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Math Problem of the Week

The Mathematics Problem of the Week is intended to give students an opportunity to use the knowledge they gain from their classes to solve interesting mathematical problems from various areas of mathematics.  Submissions are scored, and the student with the highest cumulative score each semester will be award a $100 gift certificate to the Spirit Shoppe!

Rules:

  1. Every Lindenwood student is eligible to participate and can join the contest at any time.
  2. To join the contest, turn in your solution with your full name, e-mail address, and code name to Dr. Wintz in Young 314B. The code name will be used for posting results.
  3. Each problem is worth 10 points.
  4. The deadline for each week's problem is the following Monday at noon.
  5. Solutions will be checked for correctness and assigned a score. The student(s) with the highest cumulative score at the end of the semester will be declared the winner(s), and will be awarded a $100 gift certificate to the Spirit Shoppe!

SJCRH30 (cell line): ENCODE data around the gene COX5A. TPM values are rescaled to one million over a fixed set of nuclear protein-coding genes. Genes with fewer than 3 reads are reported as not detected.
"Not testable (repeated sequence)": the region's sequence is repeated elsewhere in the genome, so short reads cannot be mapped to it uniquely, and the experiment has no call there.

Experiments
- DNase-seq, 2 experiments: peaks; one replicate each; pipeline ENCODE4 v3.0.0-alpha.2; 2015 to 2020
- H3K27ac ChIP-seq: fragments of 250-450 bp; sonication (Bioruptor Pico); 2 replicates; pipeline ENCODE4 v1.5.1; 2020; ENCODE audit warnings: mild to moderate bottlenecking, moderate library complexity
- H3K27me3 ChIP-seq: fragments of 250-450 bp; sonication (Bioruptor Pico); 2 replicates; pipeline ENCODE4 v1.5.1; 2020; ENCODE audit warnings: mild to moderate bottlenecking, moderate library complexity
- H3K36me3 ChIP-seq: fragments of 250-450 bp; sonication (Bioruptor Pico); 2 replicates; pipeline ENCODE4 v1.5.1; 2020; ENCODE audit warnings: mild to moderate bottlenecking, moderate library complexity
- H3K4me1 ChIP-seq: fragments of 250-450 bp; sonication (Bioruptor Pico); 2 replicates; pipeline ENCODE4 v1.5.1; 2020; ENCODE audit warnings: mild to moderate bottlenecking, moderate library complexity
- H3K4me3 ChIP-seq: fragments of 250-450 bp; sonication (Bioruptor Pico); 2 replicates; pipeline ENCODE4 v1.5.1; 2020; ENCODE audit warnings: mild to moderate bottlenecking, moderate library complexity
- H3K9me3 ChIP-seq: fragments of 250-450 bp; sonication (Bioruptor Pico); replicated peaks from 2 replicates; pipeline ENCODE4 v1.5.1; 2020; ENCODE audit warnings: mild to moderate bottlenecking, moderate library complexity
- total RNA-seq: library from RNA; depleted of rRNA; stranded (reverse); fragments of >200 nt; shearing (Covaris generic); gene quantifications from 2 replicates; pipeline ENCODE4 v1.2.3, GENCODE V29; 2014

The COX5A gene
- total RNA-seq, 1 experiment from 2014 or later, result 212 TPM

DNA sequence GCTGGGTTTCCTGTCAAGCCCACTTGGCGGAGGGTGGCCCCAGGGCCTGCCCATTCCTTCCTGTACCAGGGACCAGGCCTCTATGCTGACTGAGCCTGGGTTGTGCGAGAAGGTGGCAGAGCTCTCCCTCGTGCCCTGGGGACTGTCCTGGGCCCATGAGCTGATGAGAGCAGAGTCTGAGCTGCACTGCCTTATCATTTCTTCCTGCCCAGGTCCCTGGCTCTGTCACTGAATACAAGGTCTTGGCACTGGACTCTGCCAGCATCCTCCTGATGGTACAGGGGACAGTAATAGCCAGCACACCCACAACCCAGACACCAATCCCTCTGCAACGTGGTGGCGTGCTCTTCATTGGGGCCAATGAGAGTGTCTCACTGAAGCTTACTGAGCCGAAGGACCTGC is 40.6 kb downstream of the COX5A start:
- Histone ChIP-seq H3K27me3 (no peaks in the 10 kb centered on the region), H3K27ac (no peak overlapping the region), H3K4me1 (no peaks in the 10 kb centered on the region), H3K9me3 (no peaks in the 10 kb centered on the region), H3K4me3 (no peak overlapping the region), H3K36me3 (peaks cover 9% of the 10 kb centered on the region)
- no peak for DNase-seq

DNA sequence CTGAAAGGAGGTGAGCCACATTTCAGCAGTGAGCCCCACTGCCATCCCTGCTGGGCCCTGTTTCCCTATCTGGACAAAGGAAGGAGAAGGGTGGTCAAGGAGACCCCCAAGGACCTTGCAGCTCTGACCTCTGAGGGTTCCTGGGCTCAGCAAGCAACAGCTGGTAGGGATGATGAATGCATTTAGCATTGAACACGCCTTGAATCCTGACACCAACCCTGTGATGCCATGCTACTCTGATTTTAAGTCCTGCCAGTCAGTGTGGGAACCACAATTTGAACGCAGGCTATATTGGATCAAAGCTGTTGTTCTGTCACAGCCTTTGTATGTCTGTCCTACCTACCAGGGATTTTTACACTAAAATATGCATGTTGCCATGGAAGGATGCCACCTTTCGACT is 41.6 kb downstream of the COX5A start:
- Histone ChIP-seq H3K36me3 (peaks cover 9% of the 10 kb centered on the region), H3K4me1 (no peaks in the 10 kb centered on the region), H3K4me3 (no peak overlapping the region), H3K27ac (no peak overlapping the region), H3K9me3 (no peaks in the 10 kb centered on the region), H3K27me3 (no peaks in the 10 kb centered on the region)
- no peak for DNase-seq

The problems for the Fall 2014 semester are posted below.

Formore information about the Problem on the Week, please contact Dr. Nick Wintz.


FALL 2014

Problem 1:  Abby is twice as old as Bart. Four years ago, Bart was twice as old as Caitlin. David is five years older than Bart. In 10 years, Abby will be twice as old as Caitlin. How old are Abby, Bart, Caitlin and David now?

Problem 2: Decipher the following message from a famous mathematician. Provide the algorithm used to decipher the message. Hint: C equals A.
HXO CBH SR LSAPU MCHXOMCHAIE ISPEAEHE AP RAPLAPU HXCH EVOIACJ ICEO QXAIX ISPHCAPE CJJ HXO UOBME SR UOPOBCJAHW.  - LCNAL XAJFOBH

Problem 3:  Answer the following:

  1. Determine how many distinct paths exist starting at Node a, ending at Node z, and following the arrows toward the right.
  2. What percentage of the paths pass through Node n?

Graph for Problem 3

Problem 4:  The triangular numbers Tn = 1, 3, 6, 10, ... are defined by: Tn+1 = Tn + (n + 1), T1 = 1.
The square numbers Sn = 1, 4, 9, 16, ... are d fined by: Sn+1 = Tn+1 + Tn, S1= 1.
The pentagonal numbers Pn = 1, 5, 12, 22, ... are def ned by: Pn+1 = Sn+1 + Tn, P1 = 1.
What is the 15th pentagonal number, P15?

Problem 5:  Differentiate and simplify:  f(x) = x^x^x^2

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